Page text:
That's old data, of course. Today, there are more than 145 million daily active users of Microsoft Teams, and a large portion of that is from the education segment. The advantage of Teams over Zoom is clear because the former is a more rounded platform with capabilities such as chat, video conferencing, file sharing, and more, while Zoom is simply a video conferencing tool with a few extra add-ons.
But regardless of what platform you intend to use - Teams, Zoom, Google Classroom, etc. - the fact remains that we are now ready to provide the basis for online education in a comprehensive manner.
We already live in a highly collaborative software environment. Proof of this is in online platforms such as Teams, Google Drive, etc. that live on the cloud. This cloud transformation, which happened over the past ten years or so, has allowed students and educators to quickly switch to online solutions rather than standalone software. However, installable options such as PDF editors, word processors, spreadsheet programs, and so on are still highly valued because they form a bridge between online and offline requirements.
Today, schools use a hybrid model where students can work on their projects offline and then submit them to a cloud-based portal such as OneDrive or Google Drive. In such a scenario, document applications have come to the forefront, as we'll see in the section on PDF software.
The gist of this is that software equity is as crucial as hardware and platform optionalities, and the reality is that we already have all the tools we need to successfully transition to a paperless world in an effort at full-scale classroom digitization. Today, most software companies offer special bundles and other attractive options for students and teachers, and all it takes for an institution to get bulk licensing is to give the company a call or send an email. Once your institutional status has been verified, the cost of acquiring software becomes immensely more affordable.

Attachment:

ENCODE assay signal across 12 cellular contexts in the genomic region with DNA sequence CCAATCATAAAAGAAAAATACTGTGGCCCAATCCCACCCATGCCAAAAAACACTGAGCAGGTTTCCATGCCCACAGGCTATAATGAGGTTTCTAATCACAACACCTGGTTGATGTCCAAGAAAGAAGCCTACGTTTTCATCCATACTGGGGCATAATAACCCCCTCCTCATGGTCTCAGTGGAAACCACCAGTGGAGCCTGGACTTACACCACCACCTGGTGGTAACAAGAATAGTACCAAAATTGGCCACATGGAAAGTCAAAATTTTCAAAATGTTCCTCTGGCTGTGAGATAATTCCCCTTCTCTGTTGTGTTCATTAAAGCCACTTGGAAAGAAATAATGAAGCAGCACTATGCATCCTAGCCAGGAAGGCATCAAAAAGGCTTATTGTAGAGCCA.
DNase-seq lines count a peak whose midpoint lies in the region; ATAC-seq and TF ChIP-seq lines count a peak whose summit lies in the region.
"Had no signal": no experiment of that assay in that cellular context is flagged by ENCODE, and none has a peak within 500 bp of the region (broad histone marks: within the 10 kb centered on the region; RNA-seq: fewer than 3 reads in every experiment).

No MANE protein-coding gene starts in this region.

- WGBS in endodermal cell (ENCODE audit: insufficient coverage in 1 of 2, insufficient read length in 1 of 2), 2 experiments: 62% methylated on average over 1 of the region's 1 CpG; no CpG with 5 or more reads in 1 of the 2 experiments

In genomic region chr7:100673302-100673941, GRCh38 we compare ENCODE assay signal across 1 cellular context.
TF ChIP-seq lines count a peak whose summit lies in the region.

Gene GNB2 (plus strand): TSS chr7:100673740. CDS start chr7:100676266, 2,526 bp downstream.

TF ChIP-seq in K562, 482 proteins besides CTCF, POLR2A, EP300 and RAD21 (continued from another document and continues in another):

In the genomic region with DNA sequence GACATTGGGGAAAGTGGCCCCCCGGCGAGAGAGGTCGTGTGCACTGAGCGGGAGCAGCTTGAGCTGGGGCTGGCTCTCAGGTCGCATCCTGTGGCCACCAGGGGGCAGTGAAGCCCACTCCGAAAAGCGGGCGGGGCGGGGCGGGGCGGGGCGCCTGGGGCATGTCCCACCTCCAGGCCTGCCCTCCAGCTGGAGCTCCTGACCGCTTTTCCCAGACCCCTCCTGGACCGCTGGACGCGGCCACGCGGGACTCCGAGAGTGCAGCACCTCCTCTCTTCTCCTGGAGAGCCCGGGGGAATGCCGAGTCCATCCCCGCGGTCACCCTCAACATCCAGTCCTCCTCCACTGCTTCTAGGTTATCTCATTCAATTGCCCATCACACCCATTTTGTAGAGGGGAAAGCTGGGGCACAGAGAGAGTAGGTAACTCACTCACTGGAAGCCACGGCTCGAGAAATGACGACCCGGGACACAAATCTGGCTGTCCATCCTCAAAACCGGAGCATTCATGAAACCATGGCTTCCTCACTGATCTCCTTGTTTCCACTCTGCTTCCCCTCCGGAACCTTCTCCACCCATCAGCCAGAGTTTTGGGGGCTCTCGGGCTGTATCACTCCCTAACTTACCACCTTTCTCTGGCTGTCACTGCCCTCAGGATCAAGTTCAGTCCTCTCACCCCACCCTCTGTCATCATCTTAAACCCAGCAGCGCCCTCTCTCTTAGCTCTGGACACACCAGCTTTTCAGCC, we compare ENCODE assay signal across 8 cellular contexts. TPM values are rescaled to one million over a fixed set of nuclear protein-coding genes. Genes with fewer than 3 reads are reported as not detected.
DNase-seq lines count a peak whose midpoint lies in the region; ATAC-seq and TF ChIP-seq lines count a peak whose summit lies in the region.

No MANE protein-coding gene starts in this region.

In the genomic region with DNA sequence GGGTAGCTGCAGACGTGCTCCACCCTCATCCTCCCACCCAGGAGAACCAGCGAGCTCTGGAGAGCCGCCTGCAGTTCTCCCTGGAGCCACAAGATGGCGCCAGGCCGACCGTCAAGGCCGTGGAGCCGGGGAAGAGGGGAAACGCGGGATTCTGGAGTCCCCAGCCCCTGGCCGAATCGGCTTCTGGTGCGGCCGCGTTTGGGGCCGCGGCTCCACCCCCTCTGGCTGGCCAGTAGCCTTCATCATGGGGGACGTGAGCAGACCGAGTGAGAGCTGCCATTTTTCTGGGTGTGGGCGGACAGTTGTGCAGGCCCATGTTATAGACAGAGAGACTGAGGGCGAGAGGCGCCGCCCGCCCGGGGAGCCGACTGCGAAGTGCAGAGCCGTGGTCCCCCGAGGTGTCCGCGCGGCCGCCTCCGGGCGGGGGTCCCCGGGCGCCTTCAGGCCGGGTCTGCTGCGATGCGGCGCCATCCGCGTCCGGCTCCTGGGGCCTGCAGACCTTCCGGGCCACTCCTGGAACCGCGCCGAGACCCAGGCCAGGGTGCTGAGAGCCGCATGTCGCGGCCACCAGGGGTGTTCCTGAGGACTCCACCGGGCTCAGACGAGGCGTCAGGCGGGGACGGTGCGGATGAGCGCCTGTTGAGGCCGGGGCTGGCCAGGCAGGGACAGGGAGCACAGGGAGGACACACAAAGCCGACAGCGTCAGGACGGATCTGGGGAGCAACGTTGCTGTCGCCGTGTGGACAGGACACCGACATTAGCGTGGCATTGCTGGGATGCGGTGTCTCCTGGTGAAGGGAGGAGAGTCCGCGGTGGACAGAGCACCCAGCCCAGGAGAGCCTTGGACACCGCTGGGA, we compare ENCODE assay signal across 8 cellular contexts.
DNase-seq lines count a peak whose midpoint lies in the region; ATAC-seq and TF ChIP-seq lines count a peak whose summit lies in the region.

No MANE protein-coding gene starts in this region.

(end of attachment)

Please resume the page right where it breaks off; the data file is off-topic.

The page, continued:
Once the basic foundation has been set, the next step is to 'educate the educators' to make them tech-savvy enough to be able to handle an online learning scenario. Interestingly, the average age of educators in the United States has been climbing steadily over the past few decades. In 2017-2018, the average age of teachers in the public school system was 42.4; compare this with the 1980 figure of just 36 years and you can see that a large portion of the population comes from the pre-Internet era. In other words, the majority of teachers in public schools today were already well into their 20s when the Internet became popular around the early '90s.
This poses a challenge because not all teachers have a flair for technology. And the challenge is doubled because of the heavy workloads they need to handle almost on a daily basis. To counter this, schools need to not only train teachers on using cloud-based applications but also on how to be more productive when working from home. Many schools today still face this challenge, even though the importance of technological training for teachers was highlighted as far back as 2008 in a study by Miller, Schrum, and Shelley. The study essentially found that three out of four teachers felt that training was the key to increasing the use of technology in the classroom.
Interestingly, this was 14 years ago when the traditional classroom was the default modality for teaching. That means the school system failed to heed the advice of more than 75% of teachers who felt that training was essential to classroom digitization. And the effects of that failure is what we're dealing with today.
Another major hurdle to classroom digitization is the problem of confidentiality. In the traditional education model, students could turn in their work physically to the teacher, who would then grade them and hand them back to the students - again, physically. Since that is not possible in an online learning scenario, the right tools need to be used in order to maintain the same level of confidentiality when distributing or collecting academic papers, grades, etc.
Thankfully, software platforms such as Teams have integrated security features that help maintain this. What's lacking is the awareness and technological know-how for teachers to use these the way they were intended. That's another area where training for teachers is essential. In addition, parents need to be kept in the loop as well, which further complicates the problem because multiple channels are required to segregate parent-teacher and student-teacher communication.